If you truly think of music as a language, you can improve your songwriting abilities the same way you learned to speak.
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Yesterday I tweeted a video from TedEd that featured Grammy award-winning bassist Victor Wooten called “Music as a Language.” In it, he makes some tremendously important points, the most important of which is: If music really is a language, why are we not learning it like a language? How is it that we were able to speak with such proficiency at a very young age, such that we can communicate clearly and precisely with what he calls “professional speakers.”
That video is a must-see for anyone who is trying to make it in the music business, but also for anyone who needs a shot of inspiration.
What he has to say applies most clearly and succinctly to performers. Wooten reminds us that babies learn to speak without going to weekly lessons. That in fact, babies are allowed to “jam” with the adults – the professional speakers. Every time the child makes a mistake, the adults smile, and everything is done in a positive frame of mind.
Many of us didn’t learn to play our instruments that way, did we? So many of us were given an instrument, and then it was weekly lessons, staring at a piece of music, trying to get it right, going back to lessons to learn what we were doing wrong.
There’s a long-winded version of why that is — why we feel compelled to teach music by slicing it all up into lessons. But the short version of that story is this: children learn differently than adults. Children learn by experiencing. Adults learn by analyzing. If you are in your late teens, your method of learning is naturally changing from a “learning-by-experience” way to a “learning-by-analysis” method.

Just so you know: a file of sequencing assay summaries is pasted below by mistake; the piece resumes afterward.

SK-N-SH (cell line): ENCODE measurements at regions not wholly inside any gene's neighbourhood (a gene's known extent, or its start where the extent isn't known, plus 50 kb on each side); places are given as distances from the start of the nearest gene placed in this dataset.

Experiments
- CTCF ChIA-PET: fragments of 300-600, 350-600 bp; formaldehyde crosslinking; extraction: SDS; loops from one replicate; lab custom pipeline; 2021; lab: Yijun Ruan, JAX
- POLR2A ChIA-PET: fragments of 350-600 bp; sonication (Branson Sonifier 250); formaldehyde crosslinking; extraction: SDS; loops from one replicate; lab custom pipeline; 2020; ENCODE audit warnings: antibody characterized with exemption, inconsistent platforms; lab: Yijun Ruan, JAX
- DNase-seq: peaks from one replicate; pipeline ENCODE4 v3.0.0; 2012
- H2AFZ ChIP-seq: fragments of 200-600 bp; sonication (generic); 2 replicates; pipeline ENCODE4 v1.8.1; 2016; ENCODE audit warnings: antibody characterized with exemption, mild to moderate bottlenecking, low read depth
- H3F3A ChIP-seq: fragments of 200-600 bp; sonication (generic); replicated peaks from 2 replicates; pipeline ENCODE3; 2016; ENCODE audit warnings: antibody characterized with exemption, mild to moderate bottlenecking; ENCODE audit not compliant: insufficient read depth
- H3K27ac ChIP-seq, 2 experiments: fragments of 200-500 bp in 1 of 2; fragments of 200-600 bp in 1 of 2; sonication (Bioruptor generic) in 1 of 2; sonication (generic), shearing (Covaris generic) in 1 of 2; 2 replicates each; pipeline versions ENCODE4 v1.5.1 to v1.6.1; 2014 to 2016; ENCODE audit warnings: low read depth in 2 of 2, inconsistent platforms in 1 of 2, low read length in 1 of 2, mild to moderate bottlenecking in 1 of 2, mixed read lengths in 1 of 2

That learn-by-analysis method has its place. It’s a much more efficient way to learn in the sense that you can dig deeper and learn exactly why things are the way they are. But for pure learning, nothing beats learning-by-experience.
So it’s easy to apply that to the world of musical performance. If you’ve got a child who is learning an instrument right now, sit down with them and play. Fight the temptation to correct their mistakes, because they will fix their mistakes if you simply keep playing for them. The more they play, they better they get.
Can you apply this philosophy to songwriting? It’s harder (though very possible) for developing songwriters to “jam” in the same sort of way with other songwriters. But there are 3 things you can do that will get you better results, results that conform to the “learning-by-experience” method:
- Participate in songwriting circles. These are simple events that pull professionals and amateurs together, and allow you to play, discuss, and encourage yourself and others.
- Play songwriting “games” with another songwriter. This can be a lot of fun. Sit with another songwriter, play a simple 2-chord progression (something like F-C), then improvise a melodic line. Your songwriting partner then answers with their own line. Go back and forth, trying to create a line that acts as a good answer to the line just presented to you.
- Teach songwriting. Though the whole idea in the “Music as a Language” video was that the child should jam with a professional, I believe you can get similar results by teaching. Teaching has a great benefit: it requires you to organize your thoughts and clarify your process. Most teachers will tell you that they become better at what they do simply by teaching it to others.
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